The previous posts are all in sync with how I use the chickie bones for broth.
    Most importantly though, you can’t let the liquid boil, or your stock will be cloudy.
    Low and slow, simmer is the way to go!

  6. The only thing I would add to the above comments is that I refrigerate the strained broth over night. This lets the fat congeal on the surface making it easy to skim off before freezing.

  7. Miriam Kearney says:

    I also make broth from the bones of the chicken – I also save any bones when I roast chicken (whole or pieces) and the occasional rotisserie chicken. I cut the end of the celery head, onion and carrot ends and toss them in a ziplock in the freezer as well. Whenever I can get to a Kosher butcher I buy necks and feet (frozen) and keep them on hand in the freezer. They’re great for adding to soup – for flavour and nutrition – you get a lot of gelatin from the feet. Usually I just make broth and use it in cooking but last week I decided to try to make my own bullion. I just kept cooking the soup until it had thickened into almost a paste. When it had cooled it was a paste! I usually pay $7 for a small jar of Better than Bouillon and it has too much salt in it for my liking. My own paste, while tasty has no added salt at all.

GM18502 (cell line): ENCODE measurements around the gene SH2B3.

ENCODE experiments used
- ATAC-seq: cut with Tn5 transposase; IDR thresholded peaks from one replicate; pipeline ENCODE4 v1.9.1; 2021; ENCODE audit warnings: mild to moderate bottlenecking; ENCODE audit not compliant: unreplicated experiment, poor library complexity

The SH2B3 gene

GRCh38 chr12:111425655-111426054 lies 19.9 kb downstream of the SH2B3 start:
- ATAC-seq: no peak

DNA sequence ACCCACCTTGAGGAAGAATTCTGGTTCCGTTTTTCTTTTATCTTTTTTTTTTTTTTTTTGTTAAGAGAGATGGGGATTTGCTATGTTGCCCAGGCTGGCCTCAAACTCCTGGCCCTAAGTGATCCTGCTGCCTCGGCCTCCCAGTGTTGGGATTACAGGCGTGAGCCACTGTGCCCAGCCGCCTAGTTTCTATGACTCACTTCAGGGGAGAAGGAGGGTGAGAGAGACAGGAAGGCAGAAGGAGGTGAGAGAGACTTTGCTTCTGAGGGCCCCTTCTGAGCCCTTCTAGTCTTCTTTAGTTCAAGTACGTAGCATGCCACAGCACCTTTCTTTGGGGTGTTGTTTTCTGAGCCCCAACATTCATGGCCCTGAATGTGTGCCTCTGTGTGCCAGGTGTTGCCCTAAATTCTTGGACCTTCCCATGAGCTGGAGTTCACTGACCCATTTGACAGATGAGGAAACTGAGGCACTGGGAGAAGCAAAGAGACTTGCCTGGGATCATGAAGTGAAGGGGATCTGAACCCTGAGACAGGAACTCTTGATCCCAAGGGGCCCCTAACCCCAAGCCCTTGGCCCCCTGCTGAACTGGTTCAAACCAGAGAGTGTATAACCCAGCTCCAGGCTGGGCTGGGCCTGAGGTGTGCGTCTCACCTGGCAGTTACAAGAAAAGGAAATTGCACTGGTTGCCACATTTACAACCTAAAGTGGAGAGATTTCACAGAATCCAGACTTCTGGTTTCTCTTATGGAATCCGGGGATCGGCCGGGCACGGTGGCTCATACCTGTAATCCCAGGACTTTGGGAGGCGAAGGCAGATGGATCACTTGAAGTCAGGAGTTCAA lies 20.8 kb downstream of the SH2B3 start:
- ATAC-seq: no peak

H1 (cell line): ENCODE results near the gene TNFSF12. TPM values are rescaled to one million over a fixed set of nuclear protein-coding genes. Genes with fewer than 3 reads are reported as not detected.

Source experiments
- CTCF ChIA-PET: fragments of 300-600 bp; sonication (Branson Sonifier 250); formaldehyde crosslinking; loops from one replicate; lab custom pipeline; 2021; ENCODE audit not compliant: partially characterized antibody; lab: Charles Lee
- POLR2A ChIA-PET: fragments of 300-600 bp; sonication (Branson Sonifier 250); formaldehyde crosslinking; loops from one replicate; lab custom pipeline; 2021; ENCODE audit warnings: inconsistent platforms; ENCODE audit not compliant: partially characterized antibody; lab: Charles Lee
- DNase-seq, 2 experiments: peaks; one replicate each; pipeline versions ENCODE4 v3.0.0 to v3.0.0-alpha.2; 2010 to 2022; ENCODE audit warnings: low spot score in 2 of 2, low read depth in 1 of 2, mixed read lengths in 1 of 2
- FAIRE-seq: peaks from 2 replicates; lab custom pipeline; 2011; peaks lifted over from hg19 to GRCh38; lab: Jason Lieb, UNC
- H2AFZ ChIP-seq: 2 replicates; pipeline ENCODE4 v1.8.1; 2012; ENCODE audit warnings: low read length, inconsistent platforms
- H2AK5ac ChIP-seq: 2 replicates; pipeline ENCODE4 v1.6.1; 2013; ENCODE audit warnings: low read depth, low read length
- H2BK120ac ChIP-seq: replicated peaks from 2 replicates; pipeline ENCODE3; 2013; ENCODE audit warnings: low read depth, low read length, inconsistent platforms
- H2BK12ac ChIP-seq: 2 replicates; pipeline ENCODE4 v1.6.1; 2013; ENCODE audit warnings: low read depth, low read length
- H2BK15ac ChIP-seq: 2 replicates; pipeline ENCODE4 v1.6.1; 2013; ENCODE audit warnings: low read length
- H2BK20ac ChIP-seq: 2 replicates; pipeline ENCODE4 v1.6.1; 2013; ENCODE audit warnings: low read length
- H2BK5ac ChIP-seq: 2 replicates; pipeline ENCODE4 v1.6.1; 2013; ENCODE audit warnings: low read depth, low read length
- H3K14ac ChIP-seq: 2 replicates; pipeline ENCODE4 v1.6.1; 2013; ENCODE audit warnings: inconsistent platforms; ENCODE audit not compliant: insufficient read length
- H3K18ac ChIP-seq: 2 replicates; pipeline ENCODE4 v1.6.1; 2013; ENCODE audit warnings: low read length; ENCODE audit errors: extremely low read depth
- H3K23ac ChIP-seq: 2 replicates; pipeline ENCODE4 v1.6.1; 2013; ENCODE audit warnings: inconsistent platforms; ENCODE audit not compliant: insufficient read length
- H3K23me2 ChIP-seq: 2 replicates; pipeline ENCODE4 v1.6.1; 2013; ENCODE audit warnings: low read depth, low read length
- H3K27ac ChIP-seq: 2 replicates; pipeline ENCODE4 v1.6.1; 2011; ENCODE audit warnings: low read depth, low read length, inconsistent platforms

8. An extra tip: I put my broth in the refrigerator overnight. All the fat rises to the surface and thickens up. Then its super easy to scoop off and discard. Homemade low-fat chicken broth!

  9. CarrollWC says:

    I pretty much do what everyone else does, but I just take the rotisserie chickens and toss them in a large pot with water. I don’t bother to add anything, since they are usually pretty well seasoned. Then I simmer until I think it tastes like broth. I also strain it and put it in the fridge overnight so I can skim the fat off before I put it in containers – plastic or bags depending on what I feel like- for the freezer.

  10. Whenever I have a chicken or turkey carcass I make stock. Similar recipes to those above. I also let it chill overnight so I can skim off the fat. Then the stock Is put back in the pot to simmer until it is reduced to a thick stock. Once this has cooled, I pour into ice cube trays and freeze. The frozen cubes are then individually wrapped in plastic and all stored in a ziplock bag. Saves on freezer space, and an easy way to add flavor to dinners.